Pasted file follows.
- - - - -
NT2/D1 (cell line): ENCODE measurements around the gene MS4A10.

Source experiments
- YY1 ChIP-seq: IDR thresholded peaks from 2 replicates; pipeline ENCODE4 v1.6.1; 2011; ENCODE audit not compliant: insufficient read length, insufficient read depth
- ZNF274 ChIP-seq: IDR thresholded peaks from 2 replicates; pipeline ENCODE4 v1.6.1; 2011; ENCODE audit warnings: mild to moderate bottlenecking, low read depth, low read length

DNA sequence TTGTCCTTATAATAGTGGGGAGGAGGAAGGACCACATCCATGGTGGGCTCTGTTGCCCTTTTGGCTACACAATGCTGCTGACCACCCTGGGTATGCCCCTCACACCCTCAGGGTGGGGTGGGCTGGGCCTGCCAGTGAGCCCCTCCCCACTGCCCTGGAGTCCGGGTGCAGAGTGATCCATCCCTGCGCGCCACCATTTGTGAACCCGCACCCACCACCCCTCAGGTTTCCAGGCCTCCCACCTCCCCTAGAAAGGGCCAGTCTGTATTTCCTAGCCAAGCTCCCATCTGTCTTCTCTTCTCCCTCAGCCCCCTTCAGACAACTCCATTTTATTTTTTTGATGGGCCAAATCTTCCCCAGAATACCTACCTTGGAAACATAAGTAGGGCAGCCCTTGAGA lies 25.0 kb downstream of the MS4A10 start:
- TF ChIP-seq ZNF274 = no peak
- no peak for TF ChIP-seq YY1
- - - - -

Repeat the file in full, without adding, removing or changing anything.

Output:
NT2/D1 (cell line): ENCODE measurements around the gene MS4A10.

Source experiments
- YY1 ChIP-seq: IDR thresholded peaks from 2 replicates; pipeline ENCODE4 v1.6.1; 2011; ENCODE audit not compliant: insufficient read length, insufficient read depth
- ZNF274 ChIP-seq: IDR thresholded peaks from 2 replicates; pipeline ENCODE4 v1.6.1; 2011; ENCODE audit warnings: mild to moderate bottlenecking, low read depth, low read length

DNA sequence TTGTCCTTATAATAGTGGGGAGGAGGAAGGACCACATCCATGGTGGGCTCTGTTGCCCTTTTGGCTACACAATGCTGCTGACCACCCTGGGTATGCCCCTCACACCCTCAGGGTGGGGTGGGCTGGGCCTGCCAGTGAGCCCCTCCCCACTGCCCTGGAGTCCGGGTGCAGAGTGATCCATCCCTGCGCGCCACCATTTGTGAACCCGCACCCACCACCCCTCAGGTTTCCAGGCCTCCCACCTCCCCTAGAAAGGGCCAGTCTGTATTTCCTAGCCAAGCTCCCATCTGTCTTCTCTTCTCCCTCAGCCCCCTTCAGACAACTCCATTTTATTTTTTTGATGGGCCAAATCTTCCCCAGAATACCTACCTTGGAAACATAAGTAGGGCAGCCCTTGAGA lies 25.0 kb downstream of the MS4A10 start:
- TF ChIP-seq ZNF274 = no peak
- no peak for TF ChIP-seq YY1